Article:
Math and the Modern World

Many students – well, let’s broaden the genus, and say many former students, with haunted memories of vague equations and sine-curves and integrals – claim to ‘hate math’, that they were ‘never good at it’, and they’re just not a ‘math person’. Au contraire. Like music, anyone can, at some level, do math – it just requires a bit of perseverance and patience. And whatever one’s proclivities, mathematics has certainly helped build what we know of as our modern world, for better or for worse, as Bo Malmberg persuasively argues.

There is an intellectual thread that runs through all of these advances: measurement and calculation. Geometric calculations led to breakthroughs in painting, astronomy, cartography, surveying, and physics. The introduction of mathematics in human affairs led to advancements in accounting, finance, fiscal affairs, demography, and economics – a kind of social mathematics. All reflect an underlying ‘calculating paradigm’ – the idea that measurement, calculation, and mathematics can be successfully applied to virtually every domain. This paradigm spread across Europe through education, which we can observe by the proliferation of mathematics textbooks and schools. It was this paradigm, more than science itself, that drove progress. It was this mathematical revolution that created modernity.

The mathematical revolution has indeed spawned technological wonders, and, as may be gleaned, as far as math’s effect on the world goes, the author seems to side on the ‘better’ – and there are certainly marvels galore, from interplanetary spacecraft to modern computing. In the narrative, there is some at least implicit downplaying of the prior over-emphasis on classical education, derived largely from the philosophically-based ratio studiorum of the Jesuits. Yet, Dr. Malmberg does admit that Jesuits did include some rigorous mathematics in their curricula, and we may agree that a foundation in math is necessary for a well-rounded education, at least of some basic sort, so that one is not, for example, bamboozled by slanted statistics and can balance one’s household budget.

Yet, for all of its success, math itself remains unmoored and lost without a clear telos. What is the purpose of the internet or I-phone, if one has little to say, or, worse, one’s head is filled with falsehoods? We have become homo technologicus, with advanced tools we know not what for. All that calculus, which helped invent millions of marvelous mini-computers with windows into all knowledge, just to scroll through Tik-Tok or Instagram, or blow away imaginary pixelated villains in a video world?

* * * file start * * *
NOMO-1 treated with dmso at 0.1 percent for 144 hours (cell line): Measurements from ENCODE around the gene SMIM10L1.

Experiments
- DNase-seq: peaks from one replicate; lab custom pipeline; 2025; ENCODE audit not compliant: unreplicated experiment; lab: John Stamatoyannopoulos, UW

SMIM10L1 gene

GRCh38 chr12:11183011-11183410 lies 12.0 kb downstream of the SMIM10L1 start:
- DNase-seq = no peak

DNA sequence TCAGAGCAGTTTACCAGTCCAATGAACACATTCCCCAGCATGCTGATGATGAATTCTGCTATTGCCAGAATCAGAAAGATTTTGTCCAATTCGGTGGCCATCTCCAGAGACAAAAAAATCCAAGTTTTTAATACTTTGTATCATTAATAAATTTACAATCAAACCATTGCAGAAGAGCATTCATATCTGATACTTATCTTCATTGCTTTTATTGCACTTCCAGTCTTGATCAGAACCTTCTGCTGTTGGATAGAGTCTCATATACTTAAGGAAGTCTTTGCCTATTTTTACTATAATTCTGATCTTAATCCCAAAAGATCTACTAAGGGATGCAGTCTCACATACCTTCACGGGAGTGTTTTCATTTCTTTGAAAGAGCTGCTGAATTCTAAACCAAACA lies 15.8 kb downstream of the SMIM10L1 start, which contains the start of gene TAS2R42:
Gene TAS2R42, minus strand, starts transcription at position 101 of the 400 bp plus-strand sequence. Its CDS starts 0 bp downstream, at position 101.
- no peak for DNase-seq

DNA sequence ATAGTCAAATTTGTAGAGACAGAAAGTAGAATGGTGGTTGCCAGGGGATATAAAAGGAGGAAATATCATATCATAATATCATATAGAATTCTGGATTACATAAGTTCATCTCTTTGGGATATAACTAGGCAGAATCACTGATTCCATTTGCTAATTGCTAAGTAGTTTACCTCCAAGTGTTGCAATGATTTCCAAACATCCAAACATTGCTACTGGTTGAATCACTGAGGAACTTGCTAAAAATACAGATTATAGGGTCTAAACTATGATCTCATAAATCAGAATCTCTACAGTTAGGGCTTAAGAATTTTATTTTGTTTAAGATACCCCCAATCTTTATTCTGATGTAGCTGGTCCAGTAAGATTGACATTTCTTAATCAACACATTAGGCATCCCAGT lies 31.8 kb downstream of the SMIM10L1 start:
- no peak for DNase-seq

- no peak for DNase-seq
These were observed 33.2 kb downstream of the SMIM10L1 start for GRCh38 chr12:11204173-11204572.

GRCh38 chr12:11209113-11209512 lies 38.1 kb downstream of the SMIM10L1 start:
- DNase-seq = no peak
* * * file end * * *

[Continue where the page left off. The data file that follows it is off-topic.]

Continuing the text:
And what of math and the modern university? Many of the morass of majors now pullulating academic calendars don’t require much, if any, math courses at all, which may explain much of current students’ emotionalism and illogicality, the baneful effects of which are now on full display, with the tragic fruits, as one pundit put it, of arrogance allied ignorance. Whatever one says of the science of numbers, it at least trains the mind to rigorous argumentation, and provides a necessary basis to reasoning properly Some degrees, the more demanding ones, require a dose of calculus and such.

But we need the full ‘liberal arts’ to ‘free’ us from debilitating ignorance, and slavery to the algorithm: The trivium of logic, grammar and rhetoric, and the quadrivium of arithmetic, geometry, astronomy and music, in some form or another. But we also need the Church’s wisdom, as embodied in the rich tradition of philosophy and theology, to integrate and apply all that knowledge and techne, by the ‘higher things’ – God, the soul, the moral life, ethics – which is, in the end, what life is all about. As the Second Vatican Council Constitution, the Church in the Modern World, warns, the world stands in grave peril, unless wiser men are forthcoming.

We need a lot more than math for such wisdom, but a study of the numerical harmony of God’s cosmos certainly paves the way.